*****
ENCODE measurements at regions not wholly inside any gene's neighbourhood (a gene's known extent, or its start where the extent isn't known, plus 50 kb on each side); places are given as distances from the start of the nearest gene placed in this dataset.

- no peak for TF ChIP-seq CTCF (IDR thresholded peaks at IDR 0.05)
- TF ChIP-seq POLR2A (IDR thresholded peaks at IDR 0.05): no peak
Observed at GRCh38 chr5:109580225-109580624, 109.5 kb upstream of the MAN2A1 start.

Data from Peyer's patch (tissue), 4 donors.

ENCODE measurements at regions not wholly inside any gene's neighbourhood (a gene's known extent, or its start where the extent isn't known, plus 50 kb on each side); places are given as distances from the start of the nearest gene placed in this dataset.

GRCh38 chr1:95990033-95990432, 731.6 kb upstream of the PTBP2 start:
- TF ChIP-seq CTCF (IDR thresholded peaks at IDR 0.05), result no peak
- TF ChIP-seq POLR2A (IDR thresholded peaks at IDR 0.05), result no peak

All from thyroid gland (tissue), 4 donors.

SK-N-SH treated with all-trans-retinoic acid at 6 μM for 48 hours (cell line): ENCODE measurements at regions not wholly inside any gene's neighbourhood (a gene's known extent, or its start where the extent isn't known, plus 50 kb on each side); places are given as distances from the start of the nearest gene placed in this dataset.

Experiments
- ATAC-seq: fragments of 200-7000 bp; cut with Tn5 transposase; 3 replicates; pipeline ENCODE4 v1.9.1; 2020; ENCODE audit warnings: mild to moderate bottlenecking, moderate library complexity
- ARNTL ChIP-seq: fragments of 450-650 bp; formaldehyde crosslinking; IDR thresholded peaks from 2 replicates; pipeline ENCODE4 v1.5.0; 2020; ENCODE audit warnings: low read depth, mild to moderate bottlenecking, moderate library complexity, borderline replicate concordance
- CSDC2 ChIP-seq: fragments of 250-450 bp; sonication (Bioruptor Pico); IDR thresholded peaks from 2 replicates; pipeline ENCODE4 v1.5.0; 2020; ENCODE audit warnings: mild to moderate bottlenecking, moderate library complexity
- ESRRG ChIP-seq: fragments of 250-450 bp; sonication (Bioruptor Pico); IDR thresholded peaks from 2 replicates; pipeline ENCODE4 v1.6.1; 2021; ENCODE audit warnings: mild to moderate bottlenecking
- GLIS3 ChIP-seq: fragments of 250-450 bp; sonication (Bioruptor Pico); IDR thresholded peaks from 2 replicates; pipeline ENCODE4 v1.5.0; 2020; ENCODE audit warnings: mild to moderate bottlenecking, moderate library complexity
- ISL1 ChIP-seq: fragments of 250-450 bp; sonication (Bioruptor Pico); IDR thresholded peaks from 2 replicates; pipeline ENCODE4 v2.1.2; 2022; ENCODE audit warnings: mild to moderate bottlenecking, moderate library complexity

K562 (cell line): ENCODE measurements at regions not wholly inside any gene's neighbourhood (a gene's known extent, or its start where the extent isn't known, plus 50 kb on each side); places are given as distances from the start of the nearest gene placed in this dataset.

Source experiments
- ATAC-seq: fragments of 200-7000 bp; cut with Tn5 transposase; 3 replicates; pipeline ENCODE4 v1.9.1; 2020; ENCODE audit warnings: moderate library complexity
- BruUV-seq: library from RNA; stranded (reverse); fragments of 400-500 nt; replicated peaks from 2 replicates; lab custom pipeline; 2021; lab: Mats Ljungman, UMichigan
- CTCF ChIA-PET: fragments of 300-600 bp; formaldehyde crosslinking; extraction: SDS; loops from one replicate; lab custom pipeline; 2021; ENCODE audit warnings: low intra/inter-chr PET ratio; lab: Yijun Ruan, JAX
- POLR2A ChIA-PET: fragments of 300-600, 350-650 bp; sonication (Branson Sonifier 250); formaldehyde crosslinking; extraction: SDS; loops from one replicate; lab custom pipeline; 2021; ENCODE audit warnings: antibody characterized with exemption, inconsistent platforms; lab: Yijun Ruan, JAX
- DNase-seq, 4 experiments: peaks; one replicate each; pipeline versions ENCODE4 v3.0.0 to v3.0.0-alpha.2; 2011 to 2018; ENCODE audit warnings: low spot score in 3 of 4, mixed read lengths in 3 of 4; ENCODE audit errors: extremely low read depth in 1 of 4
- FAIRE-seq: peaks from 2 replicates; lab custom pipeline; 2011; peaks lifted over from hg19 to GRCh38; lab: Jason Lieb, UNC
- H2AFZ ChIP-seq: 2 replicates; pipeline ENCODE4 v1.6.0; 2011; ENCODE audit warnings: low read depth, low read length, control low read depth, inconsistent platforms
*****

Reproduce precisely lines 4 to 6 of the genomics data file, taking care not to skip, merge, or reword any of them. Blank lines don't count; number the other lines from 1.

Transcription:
Observed at GRCh38 chr5:109580225-109580624, 109.5 kb upstream of the MAN2A1 start.

Data from Peyer's patch (tissue), 4 donors.

ENCODE measurements at regions not wholly inside any gene's neighbourhood (a gene's known extent, or its start where the extent isn't known, plus 50 kb on each side); places are given as distances from the start of the nearest gene placed in this dataset.